Sunday, December 14, 2008

Tomato Soup

This recipe comes with a disclamer and a link. I took this recipe from my friend Dave and promised him that whenever I posted it I give him credit as well as post a disclaimer *(found at bottom of recipe) I did, however, take his directions and rearrange them and rewrite them so that they are easier to follow and understand and are more efficient. He might be able to write wonderful literature, but his recipes need help. The sarcastic comments are all his.
I also posted this recipe with pictures over here.

David's Tomato Soup
14 oz can of diced tomatoes- drained- reserve juice (if you want more tomato flavor and deeper color, add more diced tomatoes)
Olive oil
Black Pepper
1 white onion- chopped (see how to chop an onion here).
2 garlic cloves
Celery Stalk
8 oz can tomato sauce
10-14 oz chicken broth
Bay leaf
Soy milk *optional

Cut up a whole white onion, a carrot, two garlic cloves, a celery thingy (is it called a stalk?), the saved back tomato juice along with about 8 ounces of tomato sauce and a can of chicken broth. Simmer all of this stuff in a soup pan with about 1/2 cup of olive oil and a bay leaf until the veggies are tender.

On a baking sheet empty one 14 oz. can of diced tomatoes and save back any juices. I never have more than a few spoonfuls. Is it really worth saving back three tablespoons? You can throw in more diced tomato if you like your soup deeper orange in color and more tomato flavor. Cover the tomatoes with between 1/4 cup and 1/3 cup of olive oil. Season with some pepper. Bake for 15-20 mins at 450 degrees. Its supposed to caramelize the tomatoes. Mine just get sizzling hot. Must be the altitude.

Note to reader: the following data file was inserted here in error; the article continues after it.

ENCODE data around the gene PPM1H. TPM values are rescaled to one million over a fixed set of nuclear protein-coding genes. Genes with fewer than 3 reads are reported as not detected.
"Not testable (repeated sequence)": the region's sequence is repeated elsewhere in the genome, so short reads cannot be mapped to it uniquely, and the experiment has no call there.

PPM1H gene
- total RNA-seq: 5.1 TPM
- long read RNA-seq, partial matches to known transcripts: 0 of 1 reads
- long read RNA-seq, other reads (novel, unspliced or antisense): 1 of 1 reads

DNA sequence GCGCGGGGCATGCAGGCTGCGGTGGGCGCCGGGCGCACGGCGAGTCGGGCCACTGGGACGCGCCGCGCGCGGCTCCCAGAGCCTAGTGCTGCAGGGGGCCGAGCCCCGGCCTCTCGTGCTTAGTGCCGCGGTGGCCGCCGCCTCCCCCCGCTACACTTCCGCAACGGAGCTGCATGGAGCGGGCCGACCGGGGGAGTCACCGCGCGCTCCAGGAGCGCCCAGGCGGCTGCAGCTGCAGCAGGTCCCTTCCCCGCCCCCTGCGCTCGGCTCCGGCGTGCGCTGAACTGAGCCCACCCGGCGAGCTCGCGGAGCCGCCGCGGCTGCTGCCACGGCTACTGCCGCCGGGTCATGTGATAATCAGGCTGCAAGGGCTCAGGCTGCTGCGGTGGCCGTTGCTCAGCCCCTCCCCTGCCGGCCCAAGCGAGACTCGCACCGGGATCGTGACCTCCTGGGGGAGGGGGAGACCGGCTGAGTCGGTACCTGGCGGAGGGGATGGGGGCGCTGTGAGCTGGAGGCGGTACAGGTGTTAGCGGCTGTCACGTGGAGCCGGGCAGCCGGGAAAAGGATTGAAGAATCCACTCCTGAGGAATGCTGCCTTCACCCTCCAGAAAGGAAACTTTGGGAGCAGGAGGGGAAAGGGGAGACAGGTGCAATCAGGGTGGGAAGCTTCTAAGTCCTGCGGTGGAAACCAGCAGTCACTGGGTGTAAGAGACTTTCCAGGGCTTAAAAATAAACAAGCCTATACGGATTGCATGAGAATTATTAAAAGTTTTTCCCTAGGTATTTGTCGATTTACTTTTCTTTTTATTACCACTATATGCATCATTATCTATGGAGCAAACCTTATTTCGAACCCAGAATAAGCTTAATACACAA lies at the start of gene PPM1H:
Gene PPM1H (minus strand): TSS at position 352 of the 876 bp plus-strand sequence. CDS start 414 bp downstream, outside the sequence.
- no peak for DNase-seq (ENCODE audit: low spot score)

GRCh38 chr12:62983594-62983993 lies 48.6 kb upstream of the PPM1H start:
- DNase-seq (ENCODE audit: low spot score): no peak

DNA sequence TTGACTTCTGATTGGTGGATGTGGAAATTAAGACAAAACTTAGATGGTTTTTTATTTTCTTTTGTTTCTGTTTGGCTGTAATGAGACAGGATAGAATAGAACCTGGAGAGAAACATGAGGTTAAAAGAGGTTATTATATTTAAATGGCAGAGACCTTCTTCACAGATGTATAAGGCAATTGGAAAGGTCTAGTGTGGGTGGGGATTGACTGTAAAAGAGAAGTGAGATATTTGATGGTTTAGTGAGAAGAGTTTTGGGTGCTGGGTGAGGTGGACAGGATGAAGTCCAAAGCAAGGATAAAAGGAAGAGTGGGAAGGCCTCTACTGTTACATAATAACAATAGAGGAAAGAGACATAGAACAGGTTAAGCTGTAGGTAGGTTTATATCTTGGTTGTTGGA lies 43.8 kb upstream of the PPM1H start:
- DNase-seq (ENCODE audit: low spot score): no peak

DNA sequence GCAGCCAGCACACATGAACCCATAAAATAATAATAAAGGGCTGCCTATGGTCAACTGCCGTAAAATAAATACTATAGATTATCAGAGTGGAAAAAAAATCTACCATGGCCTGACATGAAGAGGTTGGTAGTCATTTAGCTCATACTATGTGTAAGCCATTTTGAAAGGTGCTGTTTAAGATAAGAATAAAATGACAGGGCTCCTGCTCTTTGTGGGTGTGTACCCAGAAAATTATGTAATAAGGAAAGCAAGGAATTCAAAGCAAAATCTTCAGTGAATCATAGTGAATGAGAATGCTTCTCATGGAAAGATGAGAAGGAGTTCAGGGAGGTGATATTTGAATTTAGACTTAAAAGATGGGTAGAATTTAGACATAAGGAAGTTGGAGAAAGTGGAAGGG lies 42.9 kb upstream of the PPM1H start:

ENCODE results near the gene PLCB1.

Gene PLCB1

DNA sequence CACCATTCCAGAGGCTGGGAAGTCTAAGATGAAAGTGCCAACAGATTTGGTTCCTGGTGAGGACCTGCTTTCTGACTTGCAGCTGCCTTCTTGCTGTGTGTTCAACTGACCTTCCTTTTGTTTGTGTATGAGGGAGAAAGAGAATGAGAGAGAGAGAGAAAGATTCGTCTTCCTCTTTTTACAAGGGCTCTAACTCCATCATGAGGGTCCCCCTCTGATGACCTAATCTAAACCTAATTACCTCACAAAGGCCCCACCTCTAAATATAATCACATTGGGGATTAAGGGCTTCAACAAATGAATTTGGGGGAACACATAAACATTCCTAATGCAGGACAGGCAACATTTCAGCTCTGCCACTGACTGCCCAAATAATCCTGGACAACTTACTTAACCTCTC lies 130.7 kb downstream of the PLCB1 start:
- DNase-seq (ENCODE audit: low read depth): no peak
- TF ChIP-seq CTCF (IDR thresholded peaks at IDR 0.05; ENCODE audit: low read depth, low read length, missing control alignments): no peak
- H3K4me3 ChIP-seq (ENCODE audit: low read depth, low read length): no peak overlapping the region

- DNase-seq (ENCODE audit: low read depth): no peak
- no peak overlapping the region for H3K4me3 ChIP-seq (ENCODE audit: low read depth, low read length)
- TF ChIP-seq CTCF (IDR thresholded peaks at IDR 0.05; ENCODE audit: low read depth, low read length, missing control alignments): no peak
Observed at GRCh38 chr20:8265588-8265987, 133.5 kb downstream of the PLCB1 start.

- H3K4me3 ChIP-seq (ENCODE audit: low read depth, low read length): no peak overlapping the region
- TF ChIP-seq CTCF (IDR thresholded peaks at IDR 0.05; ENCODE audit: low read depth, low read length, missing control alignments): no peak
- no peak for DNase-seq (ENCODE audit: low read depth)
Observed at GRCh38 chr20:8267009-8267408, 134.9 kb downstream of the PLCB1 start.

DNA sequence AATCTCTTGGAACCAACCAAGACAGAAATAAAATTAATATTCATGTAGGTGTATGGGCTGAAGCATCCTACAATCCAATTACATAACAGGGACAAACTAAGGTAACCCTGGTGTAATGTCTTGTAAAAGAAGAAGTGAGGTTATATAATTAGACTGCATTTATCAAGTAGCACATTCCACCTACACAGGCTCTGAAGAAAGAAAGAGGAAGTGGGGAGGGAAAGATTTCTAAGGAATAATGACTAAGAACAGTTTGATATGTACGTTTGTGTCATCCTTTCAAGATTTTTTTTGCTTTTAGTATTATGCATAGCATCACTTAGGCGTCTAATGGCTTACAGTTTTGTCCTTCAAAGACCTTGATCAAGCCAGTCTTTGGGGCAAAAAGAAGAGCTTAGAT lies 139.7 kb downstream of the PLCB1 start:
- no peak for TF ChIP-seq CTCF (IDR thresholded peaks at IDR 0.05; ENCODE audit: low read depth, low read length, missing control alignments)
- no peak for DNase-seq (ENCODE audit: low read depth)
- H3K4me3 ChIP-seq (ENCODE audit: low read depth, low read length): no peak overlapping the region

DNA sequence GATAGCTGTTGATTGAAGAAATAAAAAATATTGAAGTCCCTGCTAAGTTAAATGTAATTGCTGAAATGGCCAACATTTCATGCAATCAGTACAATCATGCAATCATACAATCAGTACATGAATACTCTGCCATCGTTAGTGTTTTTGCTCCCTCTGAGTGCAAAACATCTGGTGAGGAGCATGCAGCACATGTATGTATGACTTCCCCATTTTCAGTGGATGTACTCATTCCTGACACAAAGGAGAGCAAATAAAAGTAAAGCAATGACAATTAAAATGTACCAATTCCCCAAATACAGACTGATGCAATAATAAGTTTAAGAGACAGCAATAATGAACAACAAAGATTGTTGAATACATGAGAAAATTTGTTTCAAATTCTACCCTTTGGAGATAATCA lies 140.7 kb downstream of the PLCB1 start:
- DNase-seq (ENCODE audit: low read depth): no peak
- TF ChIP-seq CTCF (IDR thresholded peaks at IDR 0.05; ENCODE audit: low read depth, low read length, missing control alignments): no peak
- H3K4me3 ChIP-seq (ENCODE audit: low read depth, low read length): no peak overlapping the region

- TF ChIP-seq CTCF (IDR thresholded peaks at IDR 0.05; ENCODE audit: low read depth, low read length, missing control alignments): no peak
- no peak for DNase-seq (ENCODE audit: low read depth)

Dump the baked tomatoes and the simmered veggies into a blender and blend the snot out of em, which, translated into more feminine terms would be between 3-4 minutes on the highest setting until it has a creamy texture. If I were a blender manufacturer I'd design a snot setting one click beyond pulverize. You could also try blending this mixture until no celery threads get stuck between your teeth, but then you'd have to eat the soup before it was done and that would pretty much defeat the purpose of making it in the first place. Dumb idea. Just blend the snot out of it.

Dump everything back into your soup pan and while you let it simmer for, say 10 or 15 minutes, stir in 1/4 cup of chopped basil leaves and a cup of soy milk. The soy milk is optional. You can leave it out if you don't have any around the house. Everything else is pretty common kitchen fare.

There it is. A pretty healthy tomato soup. Its fairly fresh, but its not raw like fresh-from-the-garden cold soups. Its also fairly healthy though it doesn't max out on the high enzyme charts with all the cooking that degrades some enzymes. Add a leafy green salad (a big one) and you'll get all the enzymes you need to keep your energy levels up. This soup is a home run in every other health and nutrition category. From the tomatoes to the healthy olive oil, to the onion and celery and herbs. Its a great soup for you and your family's health.Our family loves it. We hope you will too. If you try it and like it, let me know. If you don't like it, the soup Nazi has a word of advice: "No soup for you!"

*Today we have a guest chef in the Cooking Corner, my friend, David G. Woolley from Top Of The Morning. He allowed me to post his recipe here on certain conditions, which are:
As long as you post the following at the top of your how to cook blog in Big, Bold letters with a link over
TOP OF THE MORNING BLOG, we will, in this one instance allow it."This recipe is used here by permission of the Top of the Morning blog staff. All tomato rights reserved. Reference to the snot setting is not necessarily associated with the Top of the Morning, its owners or share holders.".
You can also read the post that led up to this recipe

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